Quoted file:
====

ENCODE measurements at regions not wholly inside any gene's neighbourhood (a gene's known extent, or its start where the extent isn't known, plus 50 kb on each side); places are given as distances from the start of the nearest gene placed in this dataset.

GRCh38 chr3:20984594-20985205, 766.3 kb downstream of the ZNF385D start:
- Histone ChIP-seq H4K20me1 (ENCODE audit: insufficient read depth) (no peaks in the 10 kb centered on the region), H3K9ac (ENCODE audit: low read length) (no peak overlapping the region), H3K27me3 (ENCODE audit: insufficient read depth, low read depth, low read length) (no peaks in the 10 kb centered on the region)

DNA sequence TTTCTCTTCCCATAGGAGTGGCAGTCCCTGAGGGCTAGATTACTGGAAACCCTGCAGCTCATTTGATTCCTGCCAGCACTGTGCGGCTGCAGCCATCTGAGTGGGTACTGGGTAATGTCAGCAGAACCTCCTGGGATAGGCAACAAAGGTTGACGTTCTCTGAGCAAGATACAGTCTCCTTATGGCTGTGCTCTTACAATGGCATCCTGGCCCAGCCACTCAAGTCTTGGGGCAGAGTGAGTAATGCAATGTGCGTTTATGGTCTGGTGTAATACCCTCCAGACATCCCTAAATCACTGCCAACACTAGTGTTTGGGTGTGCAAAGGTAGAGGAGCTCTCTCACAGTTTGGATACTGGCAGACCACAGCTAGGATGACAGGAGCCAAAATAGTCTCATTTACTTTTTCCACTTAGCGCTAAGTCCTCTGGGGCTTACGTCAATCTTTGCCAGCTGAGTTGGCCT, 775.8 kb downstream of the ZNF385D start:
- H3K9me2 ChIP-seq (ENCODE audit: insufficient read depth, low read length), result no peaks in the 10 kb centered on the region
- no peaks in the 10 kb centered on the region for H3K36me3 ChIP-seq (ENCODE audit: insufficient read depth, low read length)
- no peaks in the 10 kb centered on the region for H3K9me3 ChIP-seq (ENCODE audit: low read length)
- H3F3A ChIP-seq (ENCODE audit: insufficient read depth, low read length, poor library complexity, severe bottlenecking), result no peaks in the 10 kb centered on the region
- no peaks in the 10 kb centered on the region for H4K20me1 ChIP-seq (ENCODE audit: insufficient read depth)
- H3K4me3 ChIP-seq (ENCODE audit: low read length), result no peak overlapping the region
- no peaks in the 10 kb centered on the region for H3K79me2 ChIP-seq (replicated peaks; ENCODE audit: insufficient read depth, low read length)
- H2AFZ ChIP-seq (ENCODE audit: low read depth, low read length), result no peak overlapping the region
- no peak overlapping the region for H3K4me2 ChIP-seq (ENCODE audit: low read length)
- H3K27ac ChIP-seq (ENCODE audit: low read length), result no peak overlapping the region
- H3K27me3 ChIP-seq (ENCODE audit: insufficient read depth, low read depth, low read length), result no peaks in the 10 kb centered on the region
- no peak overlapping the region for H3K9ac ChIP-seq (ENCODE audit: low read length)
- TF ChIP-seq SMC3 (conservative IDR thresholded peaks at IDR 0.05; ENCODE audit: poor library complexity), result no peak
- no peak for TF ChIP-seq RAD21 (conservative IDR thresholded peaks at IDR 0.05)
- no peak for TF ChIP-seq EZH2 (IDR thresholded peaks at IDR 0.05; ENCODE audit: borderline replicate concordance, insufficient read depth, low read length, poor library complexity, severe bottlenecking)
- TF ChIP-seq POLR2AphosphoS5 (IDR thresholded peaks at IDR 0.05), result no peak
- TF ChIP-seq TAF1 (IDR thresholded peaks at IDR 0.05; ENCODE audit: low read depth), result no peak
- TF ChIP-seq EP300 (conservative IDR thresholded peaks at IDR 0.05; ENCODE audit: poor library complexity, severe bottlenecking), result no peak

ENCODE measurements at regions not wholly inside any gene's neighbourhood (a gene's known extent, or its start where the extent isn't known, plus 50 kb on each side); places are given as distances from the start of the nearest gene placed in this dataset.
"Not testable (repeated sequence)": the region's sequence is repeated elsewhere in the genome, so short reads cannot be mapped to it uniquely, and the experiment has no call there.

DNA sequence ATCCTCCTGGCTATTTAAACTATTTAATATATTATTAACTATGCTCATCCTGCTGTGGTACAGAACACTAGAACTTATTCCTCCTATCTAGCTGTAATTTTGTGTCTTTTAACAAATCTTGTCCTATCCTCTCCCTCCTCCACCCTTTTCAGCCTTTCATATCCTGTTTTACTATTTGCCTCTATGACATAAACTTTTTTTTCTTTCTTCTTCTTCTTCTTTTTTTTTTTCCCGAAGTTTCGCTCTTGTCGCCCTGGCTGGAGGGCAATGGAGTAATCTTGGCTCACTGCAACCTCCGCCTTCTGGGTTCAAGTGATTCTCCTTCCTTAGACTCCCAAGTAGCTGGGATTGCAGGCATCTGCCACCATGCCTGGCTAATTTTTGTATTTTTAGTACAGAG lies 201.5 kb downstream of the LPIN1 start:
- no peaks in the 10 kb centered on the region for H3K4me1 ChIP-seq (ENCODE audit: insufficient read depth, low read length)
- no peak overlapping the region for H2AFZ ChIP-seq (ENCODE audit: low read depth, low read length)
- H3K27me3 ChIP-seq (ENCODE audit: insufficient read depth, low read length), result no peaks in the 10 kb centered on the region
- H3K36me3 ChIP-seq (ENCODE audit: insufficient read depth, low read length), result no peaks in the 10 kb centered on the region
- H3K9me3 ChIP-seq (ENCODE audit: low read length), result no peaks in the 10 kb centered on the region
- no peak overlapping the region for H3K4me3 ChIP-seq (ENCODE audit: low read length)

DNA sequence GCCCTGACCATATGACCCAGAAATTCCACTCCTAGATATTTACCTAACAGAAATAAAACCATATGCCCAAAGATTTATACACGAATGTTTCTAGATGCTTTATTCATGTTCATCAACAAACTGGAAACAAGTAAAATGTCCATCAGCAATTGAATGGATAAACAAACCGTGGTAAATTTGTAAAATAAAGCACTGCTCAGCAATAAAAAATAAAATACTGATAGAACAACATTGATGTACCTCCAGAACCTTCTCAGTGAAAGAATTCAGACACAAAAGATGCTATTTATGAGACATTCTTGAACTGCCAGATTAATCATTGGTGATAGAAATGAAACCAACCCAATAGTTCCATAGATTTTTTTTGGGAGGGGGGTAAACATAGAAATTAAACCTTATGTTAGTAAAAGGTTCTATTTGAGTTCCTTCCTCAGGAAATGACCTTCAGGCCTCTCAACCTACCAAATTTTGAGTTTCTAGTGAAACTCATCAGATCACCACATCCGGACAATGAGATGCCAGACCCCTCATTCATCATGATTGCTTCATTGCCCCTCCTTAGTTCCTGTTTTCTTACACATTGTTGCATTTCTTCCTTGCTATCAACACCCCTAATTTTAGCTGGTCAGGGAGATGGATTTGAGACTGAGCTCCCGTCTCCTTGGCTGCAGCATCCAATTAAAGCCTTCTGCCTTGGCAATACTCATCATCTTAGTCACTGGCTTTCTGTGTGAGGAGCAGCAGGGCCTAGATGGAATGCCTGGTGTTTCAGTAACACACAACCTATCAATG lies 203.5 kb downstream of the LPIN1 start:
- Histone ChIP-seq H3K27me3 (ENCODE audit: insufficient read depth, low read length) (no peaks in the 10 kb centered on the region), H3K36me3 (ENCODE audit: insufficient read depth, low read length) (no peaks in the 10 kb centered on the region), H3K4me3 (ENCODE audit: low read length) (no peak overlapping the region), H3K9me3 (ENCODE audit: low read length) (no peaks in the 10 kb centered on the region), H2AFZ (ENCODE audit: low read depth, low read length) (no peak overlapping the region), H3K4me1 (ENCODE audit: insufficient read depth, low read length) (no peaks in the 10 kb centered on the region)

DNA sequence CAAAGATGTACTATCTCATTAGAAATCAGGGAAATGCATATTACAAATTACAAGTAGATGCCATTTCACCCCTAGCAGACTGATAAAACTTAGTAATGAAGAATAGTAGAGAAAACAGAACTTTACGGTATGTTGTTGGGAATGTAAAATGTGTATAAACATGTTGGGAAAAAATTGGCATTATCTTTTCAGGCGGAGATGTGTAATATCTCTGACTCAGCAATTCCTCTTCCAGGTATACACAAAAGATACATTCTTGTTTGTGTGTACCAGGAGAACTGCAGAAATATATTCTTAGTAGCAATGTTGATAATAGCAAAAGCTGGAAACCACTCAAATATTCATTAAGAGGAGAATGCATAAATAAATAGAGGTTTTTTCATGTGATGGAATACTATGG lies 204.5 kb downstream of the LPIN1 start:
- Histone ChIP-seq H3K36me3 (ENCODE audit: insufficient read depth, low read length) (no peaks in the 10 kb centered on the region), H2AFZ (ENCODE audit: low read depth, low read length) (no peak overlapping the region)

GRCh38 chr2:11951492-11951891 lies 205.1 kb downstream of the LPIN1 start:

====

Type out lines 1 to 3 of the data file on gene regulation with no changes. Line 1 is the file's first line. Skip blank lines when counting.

ENCODE measurements at regions not wholly inside any gene's neighbourhood (a gene's known extent, or its start where the extent isn't known, plus 50 kb on each side); places are given as distances from the start of the nearest gene placed in this dataset.

GRCh38 chr3:20984594-20985205, 766.3 kb downstream of the ZNF385D start:
- Histone ChIP-seq H4K20me1 (ENCODE audit: insufficient read depth) (no peaks in the 10 kb centered on the region), H3K9ac (ENCODE audit: low read length) (no peak overlapping the region), H3K27me3 (ENCODE audit: insufficient read depth, low read depth, low read length) (no peaks in the 10 kb centered on the region)